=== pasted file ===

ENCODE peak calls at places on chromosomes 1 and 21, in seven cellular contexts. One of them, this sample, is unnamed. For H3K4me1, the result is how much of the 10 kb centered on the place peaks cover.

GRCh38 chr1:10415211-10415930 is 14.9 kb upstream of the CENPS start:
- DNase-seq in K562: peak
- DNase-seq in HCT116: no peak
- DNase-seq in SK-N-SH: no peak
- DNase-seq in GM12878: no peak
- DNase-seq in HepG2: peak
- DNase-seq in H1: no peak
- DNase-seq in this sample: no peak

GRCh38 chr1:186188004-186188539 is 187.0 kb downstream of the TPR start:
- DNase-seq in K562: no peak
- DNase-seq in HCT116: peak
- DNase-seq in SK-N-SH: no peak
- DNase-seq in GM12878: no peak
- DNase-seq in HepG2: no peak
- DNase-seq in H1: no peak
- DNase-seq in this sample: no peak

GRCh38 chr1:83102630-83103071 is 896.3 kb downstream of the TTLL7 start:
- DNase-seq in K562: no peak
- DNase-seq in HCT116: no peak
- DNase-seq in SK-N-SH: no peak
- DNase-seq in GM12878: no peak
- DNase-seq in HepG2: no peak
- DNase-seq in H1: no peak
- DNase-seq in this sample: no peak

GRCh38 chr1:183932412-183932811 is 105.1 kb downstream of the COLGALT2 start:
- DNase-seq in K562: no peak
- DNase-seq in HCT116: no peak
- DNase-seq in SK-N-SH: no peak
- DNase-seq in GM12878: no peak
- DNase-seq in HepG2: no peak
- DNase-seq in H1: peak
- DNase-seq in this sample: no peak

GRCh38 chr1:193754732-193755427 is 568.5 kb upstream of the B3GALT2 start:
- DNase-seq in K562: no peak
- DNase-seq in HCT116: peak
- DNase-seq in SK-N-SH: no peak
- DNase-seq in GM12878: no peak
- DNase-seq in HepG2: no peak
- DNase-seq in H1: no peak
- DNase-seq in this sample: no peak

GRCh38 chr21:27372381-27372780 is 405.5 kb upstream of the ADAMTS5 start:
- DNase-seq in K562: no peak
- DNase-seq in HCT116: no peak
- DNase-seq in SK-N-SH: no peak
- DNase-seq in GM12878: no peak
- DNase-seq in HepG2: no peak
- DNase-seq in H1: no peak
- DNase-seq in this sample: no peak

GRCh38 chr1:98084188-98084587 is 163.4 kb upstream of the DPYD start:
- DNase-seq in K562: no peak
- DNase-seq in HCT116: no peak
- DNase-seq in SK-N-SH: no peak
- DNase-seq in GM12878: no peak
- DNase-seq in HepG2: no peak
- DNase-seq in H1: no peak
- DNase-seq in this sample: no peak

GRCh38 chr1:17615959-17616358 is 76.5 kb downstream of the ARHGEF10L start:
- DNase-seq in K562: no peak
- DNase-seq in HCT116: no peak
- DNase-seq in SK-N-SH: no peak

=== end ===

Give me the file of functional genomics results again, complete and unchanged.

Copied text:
ENCODE peak calls at places on chromosomes 1 and 21, in seven cellular contexts. One of them, this sample, is unnamed. For H3K4me1, the result is how much of the 10 kb centered on the place peaks cover.

GRCh38 chr1:10415211-10415930 is 14.9 kb upstream of the CENPS start:
- DNase-seq in K562: peak
- DNase-seq in HCT116: no peak
- DNase-seq in SK-N-SH: no peak
- DNase-seq in GM12878: no peak
- DNase-seq in HepG2: peak
- DNase-seq in H1: no peak
- DNase-seq in this sample: no peak

GRCh38 chr1:186188004-186188539 is 187.0 kb downstream of the TPR start:
- DNase-seq in K562: no peak
- DNase-seq in HCT116: peak
- DNase-seq in SK-N-SH: no peak
- DNase-seq in GM12878: no peak
- DNase-seq in HepG2: no peak
- DNase-seq in H1: no peak
- DNase-seq in this sample: no peak

GRCh38 chr1:83102630-83103071 is 896.3 kb downstream of the TTLL7 start:
- DNase-seq in K562: no peak
- DNase-seq in HCT116: no peak
- DNase-seq in SK-N-SH: no peak
- DNase-seq in GM12878: no peak
- DNase-seq in HepG2: no peak
- DNase-seq in H1: no peak
- DNase-seq in this sample: no peak

GRCh38 chr1:183932412-183932811 is 105.1 kb downstream of the COLGALT2 start:
- DNase-seq in K562: no peak
- DNase-seq in HCT116: no peak
- DNase-seq in SK-N-SH: no peak
- DNase-seq in GM12878: no peak
- DNase-seq in HepG2: no peak
- DNase-seq in H1: peak
- DNase-seq in this sample: no peak

GRCh38 chr1:193754732-193755427 is 568.5 kb upstream of the B3GALT2 start:
- DNase-seq in K562: no peak
- DNase-seq in HCT116: peak
- DNase-seq in SK-N-SH: no peak
- DNase-seq in GM12878: no peak
- DNase-seq in HepG2: no peak
- DNase-seq in H1: no peak
- DNase-seq in this sample: no peak

GRCh38 chr21:27372381-27372780 is 405.5 kb upstream of the ADAMTS5 start:
- DNase-seq in K562: no peak
- DNase-seq in HCT116: no peak
- DNase-seq in SK-N-SH: no peak
- DNase-seq in GM12878: no peak
- DNase-seq in HepG2: no peak
- DNase-seq in H1: no peak
- DNase-seq in this sample: no peak

GRCh38 chr1:98084188-98084587 is 163.4 kb upstream of the DPYD start:
- DNase-seq in K562: no peak
- DNase-seq in HCT116: no peak
- DNase-seq in SK-N-SH: no peak
- DNase-seq in GM12878: no peak
- DNase-seq in HepG2: no peak
- DNase-seq in H1: no peak
- DNase-seq in this sample: no peak

GRCh38 chr1:17615959-17616358 is 76.5 kb downstream of the ARHGEF10L start:
- DNase-seq in K562: no peak
- DNase-seq in HCT116: no peak
- DNase-seq in SK-N-SH: no peak